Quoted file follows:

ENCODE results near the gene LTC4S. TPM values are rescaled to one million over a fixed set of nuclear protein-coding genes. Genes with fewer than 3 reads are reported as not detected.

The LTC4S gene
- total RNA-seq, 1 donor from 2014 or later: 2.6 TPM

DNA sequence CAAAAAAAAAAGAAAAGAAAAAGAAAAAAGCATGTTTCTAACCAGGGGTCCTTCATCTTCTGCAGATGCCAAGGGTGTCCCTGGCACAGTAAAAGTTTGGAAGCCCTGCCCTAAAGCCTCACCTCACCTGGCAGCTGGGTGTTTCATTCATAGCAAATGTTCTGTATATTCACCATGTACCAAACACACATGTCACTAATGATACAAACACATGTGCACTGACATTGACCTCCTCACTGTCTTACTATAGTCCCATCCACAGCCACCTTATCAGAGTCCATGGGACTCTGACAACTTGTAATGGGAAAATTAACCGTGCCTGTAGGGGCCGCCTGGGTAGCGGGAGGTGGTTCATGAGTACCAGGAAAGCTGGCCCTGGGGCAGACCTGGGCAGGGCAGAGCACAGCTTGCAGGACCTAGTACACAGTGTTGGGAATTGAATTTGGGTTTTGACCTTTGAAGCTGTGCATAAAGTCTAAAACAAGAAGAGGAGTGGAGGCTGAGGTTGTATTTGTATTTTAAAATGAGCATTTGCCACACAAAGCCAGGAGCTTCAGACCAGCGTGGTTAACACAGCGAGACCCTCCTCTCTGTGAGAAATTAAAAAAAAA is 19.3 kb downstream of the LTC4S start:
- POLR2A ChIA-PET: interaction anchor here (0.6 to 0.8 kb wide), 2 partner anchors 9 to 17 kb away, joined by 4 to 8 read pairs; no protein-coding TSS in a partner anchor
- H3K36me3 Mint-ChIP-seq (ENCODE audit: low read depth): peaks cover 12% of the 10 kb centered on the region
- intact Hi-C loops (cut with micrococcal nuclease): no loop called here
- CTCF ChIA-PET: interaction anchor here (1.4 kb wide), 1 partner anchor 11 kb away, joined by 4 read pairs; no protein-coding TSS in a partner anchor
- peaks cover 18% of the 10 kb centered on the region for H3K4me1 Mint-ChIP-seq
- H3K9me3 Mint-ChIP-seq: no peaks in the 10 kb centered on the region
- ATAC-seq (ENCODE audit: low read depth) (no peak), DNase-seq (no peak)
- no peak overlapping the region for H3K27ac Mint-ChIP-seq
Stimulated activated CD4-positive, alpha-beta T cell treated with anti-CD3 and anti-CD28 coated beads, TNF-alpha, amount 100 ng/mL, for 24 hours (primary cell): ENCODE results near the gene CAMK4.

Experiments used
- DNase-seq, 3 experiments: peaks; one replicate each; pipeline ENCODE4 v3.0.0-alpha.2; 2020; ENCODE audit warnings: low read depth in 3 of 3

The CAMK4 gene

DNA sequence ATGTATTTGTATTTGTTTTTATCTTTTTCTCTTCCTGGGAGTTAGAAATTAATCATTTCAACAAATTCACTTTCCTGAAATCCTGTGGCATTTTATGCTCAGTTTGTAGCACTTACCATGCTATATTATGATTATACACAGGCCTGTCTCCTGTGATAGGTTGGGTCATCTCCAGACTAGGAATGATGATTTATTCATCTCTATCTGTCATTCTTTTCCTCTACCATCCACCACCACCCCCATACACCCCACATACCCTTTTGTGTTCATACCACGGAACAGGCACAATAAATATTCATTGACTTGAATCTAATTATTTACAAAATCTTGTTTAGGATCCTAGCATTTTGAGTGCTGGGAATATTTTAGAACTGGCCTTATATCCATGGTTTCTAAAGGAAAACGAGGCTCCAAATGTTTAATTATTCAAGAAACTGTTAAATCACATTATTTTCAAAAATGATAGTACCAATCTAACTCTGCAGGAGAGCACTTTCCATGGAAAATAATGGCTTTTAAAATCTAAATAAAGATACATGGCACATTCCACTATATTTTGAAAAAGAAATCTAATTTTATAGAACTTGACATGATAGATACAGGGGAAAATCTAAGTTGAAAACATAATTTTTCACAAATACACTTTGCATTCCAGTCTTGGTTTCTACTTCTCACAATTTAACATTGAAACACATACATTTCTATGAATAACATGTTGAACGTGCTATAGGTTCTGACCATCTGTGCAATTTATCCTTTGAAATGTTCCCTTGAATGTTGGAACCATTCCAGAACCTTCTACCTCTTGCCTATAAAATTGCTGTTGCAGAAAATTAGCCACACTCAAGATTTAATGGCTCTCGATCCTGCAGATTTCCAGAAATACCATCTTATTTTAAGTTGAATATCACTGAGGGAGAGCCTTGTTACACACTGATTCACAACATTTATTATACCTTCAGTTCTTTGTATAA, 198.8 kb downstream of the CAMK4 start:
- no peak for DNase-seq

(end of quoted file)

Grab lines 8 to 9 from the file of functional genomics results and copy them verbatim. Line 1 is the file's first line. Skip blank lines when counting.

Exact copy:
- CTCF ChIA-PET: interaction anchor here (1.4 kb wide), 1 partner anchor 11 kb away, joined by 4 read pairs; no protein-coding TSS in a partner anchor
- peaks cover 18% of the 10 kb centered on the region for H3K4me1 Mint-ChIP-seq